Am I ready to own a dog?
You are on your own with no one to answer to and no one to get permission from before you make big decisions. One of the most common decisions people consider is whether or not they should get a pet. As fun and adorable as our furry companions are, they are a big commitment too. Before you fall in love with a dog, considering several factors will likely make both your life and a new pet's life better.
Adding a dog to the family is like having a child. They have needs, they are expensive and they live for a long time. Bringing a dog into your life only to realize you really don't have time for it is going to be hard on both you and the pet. Consider the big picture before you take the puppy plunge.
Do you live in an apartment or a sprawling home with a large backyard? Is the yard fenced? Do you rent? Several factors play into whether or not you have the right space for a dog and if so, which dog is the right breed for you. Large, high-energy dogs need room to roam or frequent walks. Dogs who are cooped up all day are likely to let out some of their energy by destroying your furniture, shoe collection and any electronics they can get their paws on. If you don't have access to a lot of space or a ton of time for frequent walks, a lower-energy, smaller dog is probably a better choice. If you are a renter, be sure your landlord approves dogs before you bring one home. Trying to keep your new pup a secret will be stressful and could lead to a hefty fine or even eviction if you are caught.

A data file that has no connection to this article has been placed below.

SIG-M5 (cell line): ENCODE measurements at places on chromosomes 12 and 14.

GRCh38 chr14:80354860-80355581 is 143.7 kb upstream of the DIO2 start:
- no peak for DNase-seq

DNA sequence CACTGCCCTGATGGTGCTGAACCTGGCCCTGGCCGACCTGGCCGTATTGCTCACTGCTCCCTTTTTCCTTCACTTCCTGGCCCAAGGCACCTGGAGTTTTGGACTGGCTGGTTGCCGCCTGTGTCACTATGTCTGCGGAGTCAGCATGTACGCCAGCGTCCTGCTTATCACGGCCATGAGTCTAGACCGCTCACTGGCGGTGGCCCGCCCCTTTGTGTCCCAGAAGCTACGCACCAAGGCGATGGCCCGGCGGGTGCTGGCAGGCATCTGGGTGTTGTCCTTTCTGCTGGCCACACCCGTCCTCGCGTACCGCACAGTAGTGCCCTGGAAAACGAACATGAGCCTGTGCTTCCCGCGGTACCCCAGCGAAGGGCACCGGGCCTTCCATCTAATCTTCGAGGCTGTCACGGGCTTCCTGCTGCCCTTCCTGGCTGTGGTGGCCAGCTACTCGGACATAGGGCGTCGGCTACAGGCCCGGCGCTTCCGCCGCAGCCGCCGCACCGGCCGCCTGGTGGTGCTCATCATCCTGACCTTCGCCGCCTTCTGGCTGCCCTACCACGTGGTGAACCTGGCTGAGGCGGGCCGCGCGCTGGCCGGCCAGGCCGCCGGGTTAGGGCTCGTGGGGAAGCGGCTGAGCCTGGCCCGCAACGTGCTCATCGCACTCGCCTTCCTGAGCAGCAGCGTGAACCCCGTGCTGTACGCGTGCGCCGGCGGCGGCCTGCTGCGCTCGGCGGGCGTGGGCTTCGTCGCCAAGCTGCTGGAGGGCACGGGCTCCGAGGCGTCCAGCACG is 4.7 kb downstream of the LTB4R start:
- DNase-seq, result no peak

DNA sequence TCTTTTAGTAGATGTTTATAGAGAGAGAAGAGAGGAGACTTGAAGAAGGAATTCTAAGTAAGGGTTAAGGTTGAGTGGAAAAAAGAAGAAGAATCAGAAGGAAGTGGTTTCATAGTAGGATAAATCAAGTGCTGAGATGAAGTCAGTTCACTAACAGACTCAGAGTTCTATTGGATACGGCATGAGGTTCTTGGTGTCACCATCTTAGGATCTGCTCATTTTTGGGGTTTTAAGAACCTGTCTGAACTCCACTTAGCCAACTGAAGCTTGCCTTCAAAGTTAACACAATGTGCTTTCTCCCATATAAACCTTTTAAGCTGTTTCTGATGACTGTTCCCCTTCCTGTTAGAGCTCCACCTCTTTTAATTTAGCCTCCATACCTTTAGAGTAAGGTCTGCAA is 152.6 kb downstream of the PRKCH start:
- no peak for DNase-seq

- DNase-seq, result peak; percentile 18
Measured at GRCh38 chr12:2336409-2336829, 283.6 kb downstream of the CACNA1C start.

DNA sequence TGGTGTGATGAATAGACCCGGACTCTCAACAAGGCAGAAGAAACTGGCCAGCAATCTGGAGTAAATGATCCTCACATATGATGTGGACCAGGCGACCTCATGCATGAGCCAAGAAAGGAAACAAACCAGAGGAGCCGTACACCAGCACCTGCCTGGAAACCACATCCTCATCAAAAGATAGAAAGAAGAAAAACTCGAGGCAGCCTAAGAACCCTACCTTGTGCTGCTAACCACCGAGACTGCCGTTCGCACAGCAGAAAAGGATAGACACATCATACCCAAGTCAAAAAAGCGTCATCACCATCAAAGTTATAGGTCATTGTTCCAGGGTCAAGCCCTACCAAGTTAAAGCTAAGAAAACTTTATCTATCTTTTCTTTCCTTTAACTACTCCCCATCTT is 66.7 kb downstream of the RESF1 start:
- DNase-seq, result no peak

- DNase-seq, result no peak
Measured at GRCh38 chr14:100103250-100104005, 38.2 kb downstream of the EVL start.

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Most 20-somethings are likely in school or working, possibly both. If you spend long hours away from home, a dog probably isn't in your future. All dogs require both physical and mental activity to be healthy and happy, so you should be prepared to spend as much time with them as possible. If you do work long hours, consider doggie day care or take your dog to a friend's house with other dogs or people for company. No dog should sit at home all day.
Dogs will cost, on average, $2,000-$3,000 per year, assuming they are relatively healthy. Food, toys and routine vet visits add up. If your dog does fall ill or suffers an injury, you could easily be looking at hundreds if not thousands more in medical bills for your pet. If you are on a tight budget, taking on the financial responsibility of a dog probably isn't a great idea.
If you like to head to the office happy hour after a long day of work, that can get a little tricky when someone needs to head home to let the dog out. Want to take a weekend getaway at the last minute? Who will watch the dog? Being able to make plans on a whim or stay away for long hours can be compromised when you have a dog at home who can't wait to see you. Boarding facilities cost money and they can be stressful for pets. If you like to do a lot of traveling and don't have anyone to rely on to watch your pup, now may not be the best time.
If you've done your homework and decided you are ready to take on the responsibility of a dog, head to the local shelter or a rescue group and adopt an animal in need. Shelters are overflowing with puppies, pure-bred dogs and adorable mixed-breed dogs that people decided they no longer wanted or could no longer care for. You are sure to find a dog that will love you unconditionally and become the most loved member of your family. If you want to do a test run first, consider fostering a dog with a local rescue group. If it doesn't work out, you still have the option to give the dog back with no harm done.